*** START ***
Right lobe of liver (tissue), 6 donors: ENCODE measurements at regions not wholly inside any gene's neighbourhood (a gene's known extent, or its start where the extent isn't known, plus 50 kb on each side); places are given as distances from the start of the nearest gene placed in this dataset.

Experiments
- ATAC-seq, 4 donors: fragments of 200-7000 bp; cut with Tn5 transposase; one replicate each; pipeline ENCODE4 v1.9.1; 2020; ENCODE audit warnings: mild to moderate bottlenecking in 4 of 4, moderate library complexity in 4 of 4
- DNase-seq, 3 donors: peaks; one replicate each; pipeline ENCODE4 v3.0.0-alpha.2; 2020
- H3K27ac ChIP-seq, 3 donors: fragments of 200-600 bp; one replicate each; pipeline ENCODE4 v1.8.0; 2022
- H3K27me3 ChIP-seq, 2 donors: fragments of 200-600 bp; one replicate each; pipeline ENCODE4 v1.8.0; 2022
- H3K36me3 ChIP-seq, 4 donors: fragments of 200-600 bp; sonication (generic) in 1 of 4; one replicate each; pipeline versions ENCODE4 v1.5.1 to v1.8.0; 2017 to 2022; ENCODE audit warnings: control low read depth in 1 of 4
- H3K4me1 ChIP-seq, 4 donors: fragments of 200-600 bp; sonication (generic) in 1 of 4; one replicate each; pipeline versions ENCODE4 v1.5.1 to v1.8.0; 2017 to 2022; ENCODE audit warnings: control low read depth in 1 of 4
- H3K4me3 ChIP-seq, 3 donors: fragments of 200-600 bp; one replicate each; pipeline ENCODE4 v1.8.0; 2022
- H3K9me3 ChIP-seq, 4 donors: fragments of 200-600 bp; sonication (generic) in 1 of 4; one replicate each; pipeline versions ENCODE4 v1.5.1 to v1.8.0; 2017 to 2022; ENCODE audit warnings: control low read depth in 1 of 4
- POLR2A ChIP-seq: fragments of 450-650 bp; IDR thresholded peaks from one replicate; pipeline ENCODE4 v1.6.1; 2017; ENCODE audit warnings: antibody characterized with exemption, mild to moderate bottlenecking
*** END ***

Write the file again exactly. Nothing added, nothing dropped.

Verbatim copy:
Right lobe of liver (tissue), 6 donors: ENCODE measurements at regions not wholly inside any gene's neighbourhood (a gene's known extent, or its start where the extent isn't known, plus 50 kb on each side); places are given as distances from the start of the nearest gene placed in this dataset.

Experiments
- ATAC-seq, 4 donors: fragments of 200-7000 bp; cut with Tn5 transposase; one replicate each; pipeline ENCODE4 v1.9.1; 2020; ENCODE audit warnings: mild to moderate bottlenecking in 4 of 4, moderate library complexity in 4 of 4
- DNase-seq, 3 donors: peaks; one replicate each; pipeline ENCODE4 v3.0.0-alpha.2; 2020
- H3K27ac ChIP-seq, 3 donors: fragments of 200-600 bp; one replicate each; pipeline ENCODE4 v1.8.0; 2022
- H3K27me3 ChIP-seq, 2 donors: fragments of 200-600 bp; one replicate each; pipeline ENCODE4 v1.8.0; 2022
- H3K36me3 ChIP-seq, 4 donors: fragments of 200-600 bp; sonication (generic) in 1 of 4; one replicate each; pipeline versions ENCODE4 v1.5.1 to v1.8.0; 2017 to 2022; ENCODE audit warnings: control low read depth in 1 of 4
- H3K4me1 ChIP-seq, 4 donors: fragments of 200-600 bp; sonication (generic) in 1 of 4; one replicate each; pipeline versions ENCODE4 v1.5.1 to v1.8.0; 2017 to 2022; ENCODE audit warnings: control low read depth in 1 of 4
- H3K4me3 ChIP-seq, 3 donors: fragments of 200-600 bp; one replicate each; pipeline ENCODE4 v1.8.0; 2022
- H3K9me3 ChIP-seq, 4 donors: fragments of 200-600 bp; sonication (generic) in 1 of 4; one replicate each; pipeline versions ENCODE4 v1.5.1 to v1.8.0; 2017 to 2022; ENCODE audit warnings: control low read depth in 1 of 4
- POLR2A ChIP-seq: fragments of 450-650 bp; IDR thresholded peaks from one replicate; pipeline ENCODE4 v1.6.1; 2017; ENCODE audit warnings: antibody characterized with exemption, mild to moderate bottlenecking